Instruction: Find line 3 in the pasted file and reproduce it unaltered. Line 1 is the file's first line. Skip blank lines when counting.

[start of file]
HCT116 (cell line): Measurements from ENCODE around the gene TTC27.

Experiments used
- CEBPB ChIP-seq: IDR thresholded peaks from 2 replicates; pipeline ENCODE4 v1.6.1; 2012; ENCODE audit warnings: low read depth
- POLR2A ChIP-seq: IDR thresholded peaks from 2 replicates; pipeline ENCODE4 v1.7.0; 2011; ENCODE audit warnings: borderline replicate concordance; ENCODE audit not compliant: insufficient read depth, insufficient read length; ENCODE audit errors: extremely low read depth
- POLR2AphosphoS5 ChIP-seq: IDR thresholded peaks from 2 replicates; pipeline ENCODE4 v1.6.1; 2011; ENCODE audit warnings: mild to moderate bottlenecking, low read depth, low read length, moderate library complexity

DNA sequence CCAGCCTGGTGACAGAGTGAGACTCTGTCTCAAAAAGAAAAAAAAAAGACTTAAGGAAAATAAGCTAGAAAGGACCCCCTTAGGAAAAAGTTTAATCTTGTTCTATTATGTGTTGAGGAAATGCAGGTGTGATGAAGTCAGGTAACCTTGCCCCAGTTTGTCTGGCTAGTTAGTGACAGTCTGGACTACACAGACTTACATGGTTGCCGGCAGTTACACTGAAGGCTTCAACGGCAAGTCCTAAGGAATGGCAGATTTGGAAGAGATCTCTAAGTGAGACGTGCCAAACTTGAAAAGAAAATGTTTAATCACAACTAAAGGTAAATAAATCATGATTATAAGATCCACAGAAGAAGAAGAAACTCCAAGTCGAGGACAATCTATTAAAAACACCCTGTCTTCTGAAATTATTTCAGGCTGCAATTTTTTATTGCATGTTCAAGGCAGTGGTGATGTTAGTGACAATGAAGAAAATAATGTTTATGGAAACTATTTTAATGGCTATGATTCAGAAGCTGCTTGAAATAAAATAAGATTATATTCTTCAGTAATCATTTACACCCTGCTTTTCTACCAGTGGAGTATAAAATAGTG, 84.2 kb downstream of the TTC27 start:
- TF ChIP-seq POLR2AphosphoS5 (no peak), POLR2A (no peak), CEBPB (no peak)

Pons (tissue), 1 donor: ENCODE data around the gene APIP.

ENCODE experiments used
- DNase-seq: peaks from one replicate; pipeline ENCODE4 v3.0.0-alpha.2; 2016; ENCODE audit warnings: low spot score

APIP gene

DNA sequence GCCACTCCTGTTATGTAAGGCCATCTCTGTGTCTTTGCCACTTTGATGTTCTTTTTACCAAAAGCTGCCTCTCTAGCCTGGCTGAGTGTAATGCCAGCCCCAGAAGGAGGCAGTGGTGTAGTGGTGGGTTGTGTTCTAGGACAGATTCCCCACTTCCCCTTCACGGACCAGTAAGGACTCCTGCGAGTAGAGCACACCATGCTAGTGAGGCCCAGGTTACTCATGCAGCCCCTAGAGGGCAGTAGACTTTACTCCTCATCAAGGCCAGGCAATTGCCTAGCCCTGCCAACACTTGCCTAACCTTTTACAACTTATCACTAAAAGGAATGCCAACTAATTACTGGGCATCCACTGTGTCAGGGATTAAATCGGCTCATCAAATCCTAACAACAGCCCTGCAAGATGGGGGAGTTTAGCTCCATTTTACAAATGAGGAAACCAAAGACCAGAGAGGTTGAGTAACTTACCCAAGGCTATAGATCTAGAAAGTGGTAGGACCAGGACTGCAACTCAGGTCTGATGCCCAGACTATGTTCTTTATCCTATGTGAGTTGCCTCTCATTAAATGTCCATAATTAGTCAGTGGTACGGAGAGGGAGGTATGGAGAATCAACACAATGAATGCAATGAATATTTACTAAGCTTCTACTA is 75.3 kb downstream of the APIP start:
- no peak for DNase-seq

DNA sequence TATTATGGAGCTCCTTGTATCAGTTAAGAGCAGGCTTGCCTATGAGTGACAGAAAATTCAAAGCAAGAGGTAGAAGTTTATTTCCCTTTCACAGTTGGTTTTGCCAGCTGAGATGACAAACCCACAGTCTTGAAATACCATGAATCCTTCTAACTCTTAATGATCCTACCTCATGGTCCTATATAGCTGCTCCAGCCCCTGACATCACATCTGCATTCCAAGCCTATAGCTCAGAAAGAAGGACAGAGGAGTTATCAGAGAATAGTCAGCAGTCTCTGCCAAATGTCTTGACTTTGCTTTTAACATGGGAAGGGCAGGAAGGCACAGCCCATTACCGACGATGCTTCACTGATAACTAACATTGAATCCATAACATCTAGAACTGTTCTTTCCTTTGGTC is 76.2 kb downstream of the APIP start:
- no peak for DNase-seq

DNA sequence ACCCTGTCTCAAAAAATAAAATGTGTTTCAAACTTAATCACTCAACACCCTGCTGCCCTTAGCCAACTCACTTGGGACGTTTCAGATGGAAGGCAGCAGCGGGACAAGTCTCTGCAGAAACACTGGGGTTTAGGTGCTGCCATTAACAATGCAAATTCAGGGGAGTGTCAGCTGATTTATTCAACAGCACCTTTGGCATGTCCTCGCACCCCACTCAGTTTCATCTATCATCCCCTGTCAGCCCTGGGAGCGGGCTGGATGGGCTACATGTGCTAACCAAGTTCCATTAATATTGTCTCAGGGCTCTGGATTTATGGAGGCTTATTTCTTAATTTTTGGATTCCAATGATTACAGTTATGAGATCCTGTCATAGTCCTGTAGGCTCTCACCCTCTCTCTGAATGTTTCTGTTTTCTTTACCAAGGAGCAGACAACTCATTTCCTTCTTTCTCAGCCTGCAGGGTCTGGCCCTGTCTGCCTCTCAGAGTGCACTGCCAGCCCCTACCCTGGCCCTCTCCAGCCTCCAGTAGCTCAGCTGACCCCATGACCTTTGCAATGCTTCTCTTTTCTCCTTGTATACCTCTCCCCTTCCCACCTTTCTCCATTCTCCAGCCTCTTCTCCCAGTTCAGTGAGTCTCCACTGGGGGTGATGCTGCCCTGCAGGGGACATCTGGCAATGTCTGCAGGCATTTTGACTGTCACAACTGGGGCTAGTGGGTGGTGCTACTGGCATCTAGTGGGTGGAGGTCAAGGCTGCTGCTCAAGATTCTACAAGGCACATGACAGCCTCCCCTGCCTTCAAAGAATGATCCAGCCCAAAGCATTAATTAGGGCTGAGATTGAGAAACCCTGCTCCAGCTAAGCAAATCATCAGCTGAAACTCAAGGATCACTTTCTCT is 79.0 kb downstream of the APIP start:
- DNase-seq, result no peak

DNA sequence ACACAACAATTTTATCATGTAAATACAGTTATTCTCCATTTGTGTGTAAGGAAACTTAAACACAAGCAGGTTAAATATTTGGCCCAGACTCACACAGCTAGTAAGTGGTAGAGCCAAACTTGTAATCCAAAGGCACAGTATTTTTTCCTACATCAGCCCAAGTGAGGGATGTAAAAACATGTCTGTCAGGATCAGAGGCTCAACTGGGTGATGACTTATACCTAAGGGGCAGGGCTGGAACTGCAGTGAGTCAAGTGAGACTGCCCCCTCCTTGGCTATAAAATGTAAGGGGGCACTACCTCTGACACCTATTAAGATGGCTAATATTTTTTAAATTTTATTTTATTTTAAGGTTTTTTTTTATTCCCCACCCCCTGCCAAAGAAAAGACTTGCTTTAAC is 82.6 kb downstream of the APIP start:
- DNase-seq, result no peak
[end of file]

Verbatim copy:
- CEBPB ChIP-seq: IDR thresholded peaks from 2 replicates; pipeline ENCODE4 v1.6.1; 2012; ENCODE audit warnings: low read depth